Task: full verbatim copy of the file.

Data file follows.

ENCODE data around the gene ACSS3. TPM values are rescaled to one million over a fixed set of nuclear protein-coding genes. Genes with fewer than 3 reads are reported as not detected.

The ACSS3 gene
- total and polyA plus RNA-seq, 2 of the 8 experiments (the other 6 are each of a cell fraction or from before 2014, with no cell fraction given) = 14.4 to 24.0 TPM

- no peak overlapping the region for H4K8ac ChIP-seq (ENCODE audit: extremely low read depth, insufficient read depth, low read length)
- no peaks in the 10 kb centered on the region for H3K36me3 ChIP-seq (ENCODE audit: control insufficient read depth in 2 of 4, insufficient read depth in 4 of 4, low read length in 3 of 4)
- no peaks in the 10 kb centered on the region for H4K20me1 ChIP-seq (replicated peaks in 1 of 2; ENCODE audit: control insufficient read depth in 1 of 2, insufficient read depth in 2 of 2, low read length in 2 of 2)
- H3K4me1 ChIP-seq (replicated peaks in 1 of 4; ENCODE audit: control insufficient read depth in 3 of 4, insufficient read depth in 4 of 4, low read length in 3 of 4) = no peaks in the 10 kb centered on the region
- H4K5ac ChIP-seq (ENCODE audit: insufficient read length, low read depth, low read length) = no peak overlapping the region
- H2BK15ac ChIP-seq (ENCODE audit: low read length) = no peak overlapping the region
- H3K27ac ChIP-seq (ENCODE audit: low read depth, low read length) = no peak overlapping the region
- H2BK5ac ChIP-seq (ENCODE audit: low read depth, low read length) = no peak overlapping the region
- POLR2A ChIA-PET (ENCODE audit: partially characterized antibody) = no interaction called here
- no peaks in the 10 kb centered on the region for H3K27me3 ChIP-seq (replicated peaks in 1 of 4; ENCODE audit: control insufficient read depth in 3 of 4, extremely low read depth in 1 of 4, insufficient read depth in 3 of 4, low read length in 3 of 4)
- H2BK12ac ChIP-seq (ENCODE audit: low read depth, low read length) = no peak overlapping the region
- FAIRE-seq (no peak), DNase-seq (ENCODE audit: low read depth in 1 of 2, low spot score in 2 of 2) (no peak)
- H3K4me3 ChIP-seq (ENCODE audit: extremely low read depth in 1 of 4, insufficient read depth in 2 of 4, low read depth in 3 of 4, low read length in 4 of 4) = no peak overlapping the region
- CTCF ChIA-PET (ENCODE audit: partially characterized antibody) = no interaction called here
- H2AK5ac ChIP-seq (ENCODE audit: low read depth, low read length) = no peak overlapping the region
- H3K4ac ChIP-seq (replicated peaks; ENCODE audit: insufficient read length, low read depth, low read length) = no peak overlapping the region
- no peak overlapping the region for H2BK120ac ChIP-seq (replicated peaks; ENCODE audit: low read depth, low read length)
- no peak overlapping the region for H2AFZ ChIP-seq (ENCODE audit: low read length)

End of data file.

ENCODE data around the gene ACSS3. TPM values are rescaled to one million over a fixed set of nuclear protein-coding genes. Genes with fewer than 3 reads are reported as not detected.

The ACSS3 gene
- total and polyA plus RNA-seq, 2 of the 8 experiments (the other 6 are each of a cell fraction or from before 2014, with no cell fraction given) = 14.4 to 24.0 TPM

- no peak overlapping the region for H4K8ac ChIP-seq (ENCODE audit: extremely low read depth, insufficient read depth, low read length)
- no peaks in the 10 kb centered on the region for H3K36me3 ChIP-seq (ENCODE audit: control insufficient read depth in 2 of 4, insufficient read depth in 4 of 4, low read length in 3 of 4)
- no peaks in the 10 kb centered on the region for H4K20me1 ChIP-seq (replicated peaks in 1 of 2; ENCODE audit: control insufficient read depth in 1 of 2, insufficient read depth in 2 of 2, low read length in 2 of 2)
- H3K4me1 ChIP-seq (replicated peaks in 1 of 4; ENCODE audit: control insufficient read depth in 3 of 4, insufficient read depth in 4 of 4, low read length in 3 of 4) = no peaks in the 10 kb centered on the region
- H4K5ac ChIP-seq (ENCODE audit: insufficient read length, low read depth, low read length) = no peak overlapping the region
- H2BK15ac ChIP-seq (ENCODE audit: low read length) = no peak overlapping the region
- H3K27ac ChIP-seq (ENCODE audit: low read depth, low read length) = no peak overlapping the region
- H2BK5ac ChIP-seq (ENCODE audit: low read depth, low read length) = no peak overlapping the region
- POLR2A ChIA-PET (ENCODE audit: partially characterized antibody) = no interaction called here
- no peaks in the 10 kb centered on the region for H3K27me3 ChIP-seq (replicated peaks in 1 of 4; ENCODE audit: control insufficient read depth in 3 of 4, extremely low read depth in 1 of 4, insufficient read depth in 3 of 4, low read length in 3 of 4)
- H2BK12ac ChIP-seq (ENCODE audit: low read depth, low read length) = no peak overlapping the region
- FAIRE-seq (no peak), DNase-seq (ENCODE audit: low read depth in 1 of 2, low spot score in 2 of 2) (no peak)
- H3K4me3 ChIP-seq (ENCODE audit: extremely low read depth in 1 of 4, insufficient read depth in 2 of 4, low read depth in 3 of 4, low read length in 4 of 4) = no peak overlapping the region
- CTCF ChIA-PET (ENCODE audit: partially characterized antibody) = no interaction called here
- H2AK5ac ChIP-seq (ENCODE audit: low read depth, low read length) = no peak overlapping the region
- H3K4ac ChIP-seq (replicated peaks; ENCODE audit: insufficient read length, low read depth, low read length) = no peak overlapping the region
- no peak overlapping the region for H2BK120ac ChIP-seq (replicated peaks; ENCODE audit: low read depth, low read length)
- no peak overlapping the region for H2AFZ ChIP-seq (ENCODE audit: low read length)